taxidermy

noun
taxi·​der·​my | \ ˈtak-sə-ˌdər-mē How to pronounce taxidermy (audio) \

Definition of taxidermy

: the art of preparing, stuffing, and mounting the skins of animals and especially vertebrates

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Other Words from taxidermy

taxidermic \ ˌtak-​sə-​ˈdər-​mik How to pronounce taxidermic (audio) \ adjective
taxidermist \ ˈtak-​sə-​ˌdər-​mist How to pronounce taxidermist (audio) \ noun

Examples of taxidermy in a Sentence

Recent Examples on the Web Every taxidermy piece needs a little love every now and then. Matt Williams, Dallas News, "Stuffed animals, fish need care to preserve condition," 25 Apr. 2020 And yes, Brandon Maxwell had creepy-but-cool taxidermy and Bella Hadid (who also came back from Tom Ford). Amanda Randone, refinery29.com, "What Happened To NYFW?," 18 Feb. 2020 My taxidermy course materials instructed that flushing them with gasoline would expel the velvet’s blood. New York Times, "‘The Adventurer’s Son,’ by Roman Dial: An Excerpt," 18 Feb. 2020 The all-in cost of an elephant hunt typically involves several hundred dollars a day for the professional hunters who accompany the tourists, as well as accommodation and taxidermy fees. Time, "Botswana Set to Auction First Elephant Hunting Licenses After Lifting Ban," 5 Feb. 2020 Similar to the hospitality group's other bars, Camp Bar and Campsite 131, the bar will be full of taxidermy and give up north cabin vibes. Jordyn Noennig, Milwaukee Journal Sentinel, "Camp Bar owners plan to take over Trio on Old World Third St. with a new bar and event space," 10 Oct. 2019 Salmon River Brewing is a sleek new downtown operation, long-standing McCall Brewing is pub-like, and taxidermy adorns the minimalistic tap room at Broken Horn Brewing. Liza Weisstuch, Washington Post, "If you’re a celeb hunter, Idaho’s Sun Valley might appeal. But in McCall, nature is the star.," 12 Feb. 2020 Art pieces on consignment, signed celebrity prints, toys, specimens — think zebra tongues floating in jars — and vintage taxidermy round out the offerings. al, "Alabama native’s murder museum includes Charles Manson’s hair," 12 Feb. 2020 On Their Own The Milkweed Inn is all Pendleton blankets, deer taxidermy and wood smoke. Kim Severson, New York Times, "After Culinary and Literary Acclaim, She’s Moving to the Woods," 21 Jan. 2020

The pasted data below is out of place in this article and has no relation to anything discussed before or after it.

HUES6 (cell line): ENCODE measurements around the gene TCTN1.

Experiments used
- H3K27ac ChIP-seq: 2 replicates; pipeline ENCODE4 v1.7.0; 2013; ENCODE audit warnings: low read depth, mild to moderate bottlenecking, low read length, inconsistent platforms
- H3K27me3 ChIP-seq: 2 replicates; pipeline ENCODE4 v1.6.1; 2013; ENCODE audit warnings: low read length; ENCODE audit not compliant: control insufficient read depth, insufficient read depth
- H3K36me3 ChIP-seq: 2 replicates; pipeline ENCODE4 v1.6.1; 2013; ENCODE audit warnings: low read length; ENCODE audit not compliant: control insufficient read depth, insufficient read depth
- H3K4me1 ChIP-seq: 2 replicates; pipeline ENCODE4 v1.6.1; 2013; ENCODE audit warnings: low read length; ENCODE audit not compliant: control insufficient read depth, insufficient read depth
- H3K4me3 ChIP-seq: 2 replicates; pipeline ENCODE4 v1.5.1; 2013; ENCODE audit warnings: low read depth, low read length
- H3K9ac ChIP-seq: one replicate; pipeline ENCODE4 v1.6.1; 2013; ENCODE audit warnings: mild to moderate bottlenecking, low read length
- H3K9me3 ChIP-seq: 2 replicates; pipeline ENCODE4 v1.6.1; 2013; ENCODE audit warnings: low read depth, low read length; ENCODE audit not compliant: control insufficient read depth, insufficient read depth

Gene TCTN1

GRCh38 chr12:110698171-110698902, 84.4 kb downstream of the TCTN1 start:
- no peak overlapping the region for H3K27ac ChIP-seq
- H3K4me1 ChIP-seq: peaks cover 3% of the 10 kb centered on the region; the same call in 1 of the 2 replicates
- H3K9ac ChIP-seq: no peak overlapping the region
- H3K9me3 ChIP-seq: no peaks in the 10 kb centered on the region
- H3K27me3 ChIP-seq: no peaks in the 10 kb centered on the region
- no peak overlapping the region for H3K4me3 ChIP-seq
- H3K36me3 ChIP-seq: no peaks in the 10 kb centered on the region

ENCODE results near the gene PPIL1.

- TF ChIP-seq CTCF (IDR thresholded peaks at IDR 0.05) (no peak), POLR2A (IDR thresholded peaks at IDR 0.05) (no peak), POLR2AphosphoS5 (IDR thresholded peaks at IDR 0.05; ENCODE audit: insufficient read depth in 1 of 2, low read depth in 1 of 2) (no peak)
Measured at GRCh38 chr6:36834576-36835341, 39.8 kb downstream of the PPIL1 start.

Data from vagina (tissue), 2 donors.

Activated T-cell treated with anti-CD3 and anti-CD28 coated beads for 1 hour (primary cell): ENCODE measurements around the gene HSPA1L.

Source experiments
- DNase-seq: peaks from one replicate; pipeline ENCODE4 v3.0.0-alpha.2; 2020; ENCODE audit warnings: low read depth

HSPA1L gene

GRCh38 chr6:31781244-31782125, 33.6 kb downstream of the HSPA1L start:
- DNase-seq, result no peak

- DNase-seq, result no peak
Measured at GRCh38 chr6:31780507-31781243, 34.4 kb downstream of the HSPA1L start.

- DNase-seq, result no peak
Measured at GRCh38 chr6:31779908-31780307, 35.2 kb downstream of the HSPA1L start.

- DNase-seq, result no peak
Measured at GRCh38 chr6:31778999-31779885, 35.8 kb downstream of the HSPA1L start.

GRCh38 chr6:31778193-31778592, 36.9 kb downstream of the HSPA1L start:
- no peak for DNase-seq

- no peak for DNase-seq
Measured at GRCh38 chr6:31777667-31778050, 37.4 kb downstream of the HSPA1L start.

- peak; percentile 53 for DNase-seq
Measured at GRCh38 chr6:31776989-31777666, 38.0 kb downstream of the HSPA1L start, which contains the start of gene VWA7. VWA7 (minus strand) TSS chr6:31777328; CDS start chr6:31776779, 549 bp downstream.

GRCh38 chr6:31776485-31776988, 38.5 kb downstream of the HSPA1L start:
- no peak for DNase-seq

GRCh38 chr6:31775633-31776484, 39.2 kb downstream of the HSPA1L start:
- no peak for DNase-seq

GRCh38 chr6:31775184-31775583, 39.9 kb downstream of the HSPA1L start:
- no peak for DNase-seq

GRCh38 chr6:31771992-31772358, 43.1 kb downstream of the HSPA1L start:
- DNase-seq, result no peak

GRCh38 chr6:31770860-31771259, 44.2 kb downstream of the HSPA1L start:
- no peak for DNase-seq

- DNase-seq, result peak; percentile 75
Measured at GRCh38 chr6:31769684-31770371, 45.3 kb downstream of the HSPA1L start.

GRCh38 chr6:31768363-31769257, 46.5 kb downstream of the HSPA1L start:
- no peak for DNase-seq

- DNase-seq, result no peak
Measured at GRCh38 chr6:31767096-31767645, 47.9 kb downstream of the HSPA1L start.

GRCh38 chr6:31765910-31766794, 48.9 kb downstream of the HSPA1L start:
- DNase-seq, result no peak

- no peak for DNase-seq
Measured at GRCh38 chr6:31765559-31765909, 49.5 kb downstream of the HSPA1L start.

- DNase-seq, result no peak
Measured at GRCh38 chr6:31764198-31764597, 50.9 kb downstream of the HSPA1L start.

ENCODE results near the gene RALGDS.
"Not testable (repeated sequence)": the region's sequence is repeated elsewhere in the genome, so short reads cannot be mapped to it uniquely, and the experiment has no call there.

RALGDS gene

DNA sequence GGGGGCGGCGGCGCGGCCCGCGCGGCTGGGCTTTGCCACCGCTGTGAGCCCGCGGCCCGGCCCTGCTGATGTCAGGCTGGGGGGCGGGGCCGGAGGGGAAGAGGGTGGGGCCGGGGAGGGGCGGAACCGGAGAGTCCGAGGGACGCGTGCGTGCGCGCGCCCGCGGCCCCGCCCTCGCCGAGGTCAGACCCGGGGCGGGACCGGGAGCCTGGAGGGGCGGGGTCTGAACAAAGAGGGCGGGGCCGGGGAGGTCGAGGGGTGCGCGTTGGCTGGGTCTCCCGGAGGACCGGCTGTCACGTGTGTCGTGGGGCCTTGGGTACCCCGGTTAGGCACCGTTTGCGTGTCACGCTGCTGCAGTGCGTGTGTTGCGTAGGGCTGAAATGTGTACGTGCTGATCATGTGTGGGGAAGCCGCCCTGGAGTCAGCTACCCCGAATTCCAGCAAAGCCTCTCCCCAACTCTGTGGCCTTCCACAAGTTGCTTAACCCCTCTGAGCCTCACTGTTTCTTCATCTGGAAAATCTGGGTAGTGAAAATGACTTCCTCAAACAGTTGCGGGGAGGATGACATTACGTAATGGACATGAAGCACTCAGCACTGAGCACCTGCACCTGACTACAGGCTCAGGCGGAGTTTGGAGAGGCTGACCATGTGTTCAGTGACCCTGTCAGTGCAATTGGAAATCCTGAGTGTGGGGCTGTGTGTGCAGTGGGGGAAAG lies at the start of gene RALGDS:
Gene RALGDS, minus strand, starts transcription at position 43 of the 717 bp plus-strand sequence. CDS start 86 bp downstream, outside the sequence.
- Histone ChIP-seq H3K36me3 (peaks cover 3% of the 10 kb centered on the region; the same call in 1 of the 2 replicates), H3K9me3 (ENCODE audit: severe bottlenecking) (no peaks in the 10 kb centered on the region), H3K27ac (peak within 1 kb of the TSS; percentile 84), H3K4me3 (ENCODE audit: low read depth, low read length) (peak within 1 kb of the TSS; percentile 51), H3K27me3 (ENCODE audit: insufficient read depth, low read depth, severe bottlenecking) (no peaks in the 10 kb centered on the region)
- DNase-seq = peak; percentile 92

These example sentences are selected automatically from various online news sources to reflect current usage of the word 'taxidermy.' Views expressed in the examples do not represent the opinion of Merriam-Webster or its editors. Send us feedback.

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First Known Use of taxidermy

1820, in the meaning defined above

History and Etymology for taxidermy

borrowed from French taxidermie, from Greek táxis "order, arrangement" + dérma "skin" + French -ie -y entry 2 — more at taxis, -derm

Note: Coinage of French taxidermie has been attributed in recent references (as, for example, A. Scheersoi and S.D. Tunicliffe, editors, Natural History Dioramas—Traditional Exhibits for Current Educational Themes, Springer, 2019, p. 13) to the naturalist and taxidermist Louis Dufresne (1752-1832). Dufresne used the word in the title and text of an article in tome XXI of the Nouveau dictionnaire d'histoire naturelle (Paris, An XI—1803): "taxidermie…des mots τάξις, ordre, arrangement, et δέρμα, peau" (p. 507; "taxidermy…from the words táxis, order, arrangement, and dérma, skin"). (Authorship of the article is attributed to Dufresne in a footnote by the dictionary's editor for ornithology, Louis Pierre Vieillot.) However, taxidermie appears three years earlier in a chapter of the Traité élémentaire et complet d'ornithologie by the zoologist François Marie Daudin (1776-1803), entitled "Sur l'art de taxidermie considéré par rapport aux Oiseaux; c'est-à-dire, sur l'art de dépouiller, de droguer, de conserver et de monter des Peaux des Oiseaux" (tome 1, Paris, 1800—An VIII, p. 439; "On the art of taxidermy considered in relationship to birds, or on the art of removing, treating, preserving and mounting the skins of birds"). Neither Daudin nor Dufresne give any indication that either was the originator of the word.

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Time Traveler for taxidermy

Time Traveler

The first known use of taxidermy was in 1820

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Statistics for taxidermy

Last Updated

12 May 2020

Cite this Entry

“Taxidermy.” Merriam-Webster.com Dictionary, Merriam-Webster, https://www.merriam-webster.com/dictionary/taxidermy. Accessed 30 May. 2020.

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More Definitions for taxidermy

taxidermy

noun
How to pronounce taxidermy (audio)

English Language Learners Definition of taxidermy

: the skill, activity, or job of preparing, stuffing, and mounting the skins of dead animals so that they look like they did when they were alive

taxidermy

noun
taxi·​der·​my | \ ˈtak-sə-ˌdər-mē How to pronounce taxidermy (audio) \

Kids Definition of taxidermy

: the practice or job of preparing, stuffing, and mounting the skins of animals

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More from Merriam-Webster on taxidermy

Spanish Central: Translation of taxidermy

Nglish: Translation of taxidermy for Spanish Speakers

Britannica.com: Encyclopedia article about taxidermy

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